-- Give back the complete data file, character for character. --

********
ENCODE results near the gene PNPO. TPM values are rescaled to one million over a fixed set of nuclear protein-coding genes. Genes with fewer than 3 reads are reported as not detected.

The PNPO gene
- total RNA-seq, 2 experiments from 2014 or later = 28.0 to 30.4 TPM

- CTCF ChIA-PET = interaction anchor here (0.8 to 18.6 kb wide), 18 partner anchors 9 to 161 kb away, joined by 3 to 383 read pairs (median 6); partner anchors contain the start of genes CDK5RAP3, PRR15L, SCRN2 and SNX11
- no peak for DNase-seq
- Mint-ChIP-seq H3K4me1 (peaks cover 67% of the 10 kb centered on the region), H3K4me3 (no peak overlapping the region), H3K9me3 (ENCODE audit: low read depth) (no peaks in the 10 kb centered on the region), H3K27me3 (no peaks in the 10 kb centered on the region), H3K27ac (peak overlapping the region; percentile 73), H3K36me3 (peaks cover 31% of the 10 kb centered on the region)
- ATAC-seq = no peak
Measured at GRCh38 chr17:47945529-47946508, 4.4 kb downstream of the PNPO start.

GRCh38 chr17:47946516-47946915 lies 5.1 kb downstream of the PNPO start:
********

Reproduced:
ENCODE results near the gene PNPO. TPM values are rescaled to one million over a fixed set of nuclear protein-coding genes. Genes with fewer than 3 reads are reported as not detected.

The PNPO gene
- total RNA-seq, 2 experiments from 2014 or later = 28.0 to 30.4 TPM

- CTCF ChIA-PET = interaction anchor here (0.8 to 18.6 kb wide), 18 partner anchors 9 to 161 kb away, joined by 3 to 383 read pairs (median 6); partner anchors contain the start of genes CDK5RAP3, PRR15L, SCRN2 and SNX11
- no peak for DNase-seq
- Mint-ChIP-seq H3K4me1 (peaks cover 67% of the 10 kb centered on the region), H3K4me3 (no peak overlapping the region), H3K9me3 (ENCODE audit: low read depth) (no peaks in the 10 kb centered on the region), H3K27me3 (no peaks in the 10 kb centered on the region), H3K27ac (peak overlapping the region; percentile 73), H3K36me3 (peaks cover 31% of the 10 kb centered on the region)
- ATAC-seq = no peak
Measured at GRCh38 chr17:47945529-47946508, 4.4 kb downstream of the PNPO start.

GRCh38 chr17:47946516-47946915 lies 5.1 kb downstream of the PNPO start: